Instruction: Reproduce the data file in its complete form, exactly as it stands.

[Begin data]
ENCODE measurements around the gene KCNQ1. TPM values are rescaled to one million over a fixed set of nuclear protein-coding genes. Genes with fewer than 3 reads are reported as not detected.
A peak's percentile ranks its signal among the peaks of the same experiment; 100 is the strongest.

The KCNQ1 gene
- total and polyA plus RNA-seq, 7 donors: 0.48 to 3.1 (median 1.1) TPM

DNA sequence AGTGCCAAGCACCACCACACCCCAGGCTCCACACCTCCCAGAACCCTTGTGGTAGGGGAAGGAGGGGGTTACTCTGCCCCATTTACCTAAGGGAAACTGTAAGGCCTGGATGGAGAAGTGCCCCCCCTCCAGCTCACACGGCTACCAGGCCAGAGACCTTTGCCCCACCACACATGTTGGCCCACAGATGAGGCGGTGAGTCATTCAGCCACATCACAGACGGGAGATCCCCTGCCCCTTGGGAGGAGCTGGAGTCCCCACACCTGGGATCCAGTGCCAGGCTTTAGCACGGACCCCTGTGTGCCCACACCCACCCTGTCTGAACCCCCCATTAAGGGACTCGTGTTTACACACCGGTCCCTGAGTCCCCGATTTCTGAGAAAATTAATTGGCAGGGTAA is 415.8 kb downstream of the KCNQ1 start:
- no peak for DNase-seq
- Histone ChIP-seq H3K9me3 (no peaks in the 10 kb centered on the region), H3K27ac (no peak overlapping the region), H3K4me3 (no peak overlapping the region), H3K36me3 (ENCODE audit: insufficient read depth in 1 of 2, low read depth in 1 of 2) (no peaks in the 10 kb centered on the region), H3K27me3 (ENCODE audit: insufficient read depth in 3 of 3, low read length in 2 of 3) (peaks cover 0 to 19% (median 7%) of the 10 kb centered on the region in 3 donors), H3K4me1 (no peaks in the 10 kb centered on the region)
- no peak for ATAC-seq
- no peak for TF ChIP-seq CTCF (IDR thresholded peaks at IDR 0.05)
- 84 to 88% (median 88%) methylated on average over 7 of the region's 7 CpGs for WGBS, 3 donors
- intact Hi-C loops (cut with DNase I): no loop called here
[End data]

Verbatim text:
ENCODE measurements around the gene KCNQ1. TPM values are rescaled to one million over a fixed set of nuclear protein-coding genes. Genes with fewer than 3 reads are reported as not detected.
A peak's percentile ranks its signal among the peaks of the same experiment; 100 is the strongest.

The KCNQ1 gene
- total and polyA plus RNA-seq, 7 donors: 0.48 to 3.1 (median 1.1) TPM

DNA sequence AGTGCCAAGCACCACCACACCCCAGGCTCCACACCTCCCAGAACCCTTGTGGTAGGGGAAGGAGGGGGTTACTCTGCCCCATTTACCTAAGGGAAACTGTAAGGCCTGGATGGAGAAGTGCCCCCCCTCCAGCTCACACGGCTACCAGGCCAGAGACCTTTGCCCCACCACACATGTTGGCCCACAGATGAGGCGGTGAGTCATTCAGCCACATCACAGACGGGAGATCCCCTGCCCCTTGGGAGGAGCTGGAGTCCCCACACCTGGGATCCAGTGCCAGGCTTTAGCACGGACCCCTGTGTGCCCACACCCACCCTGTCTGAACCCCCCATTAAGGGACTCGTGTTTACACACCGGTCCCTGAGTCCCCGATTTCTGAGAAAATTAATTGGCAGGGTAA is 415.8 kb downstream of the KCNQ1 start:
- no peak for DNase-seq
- Histone ChIP-seq H3K9me3 (no peaks in the 10 kb centered on the region), H3K27ac (no peak overlapping the region), H3K4me3 (no peak overlapping the region), H3K36me3 (ENCODE audit: insufficient read depth in 1 of 2, low read depth in 1 of 2) (no peaks in the 10 kb centered on the region), H3K27me3 (ENCODE audit: insufficient read depth in 3 of 3, low read length in 2 of 3) (peaks cover 0 to 19% (median 7%) of the 10 kb centered on the region in 3 donors), H3K4me1 (no peaks in the 10 kb centered on the region)
- no peak for ATAC-seq
- no peak for TF ChIP-seq CTCF (IDR thresholded peaks at IDR 0.05)
- 84 to 88% (median 88%) methylated on average over 7 of the region's 7 CpGs for WGBS, 3 donors
- intact Hi-C loops (cut with DNase I): no loop called here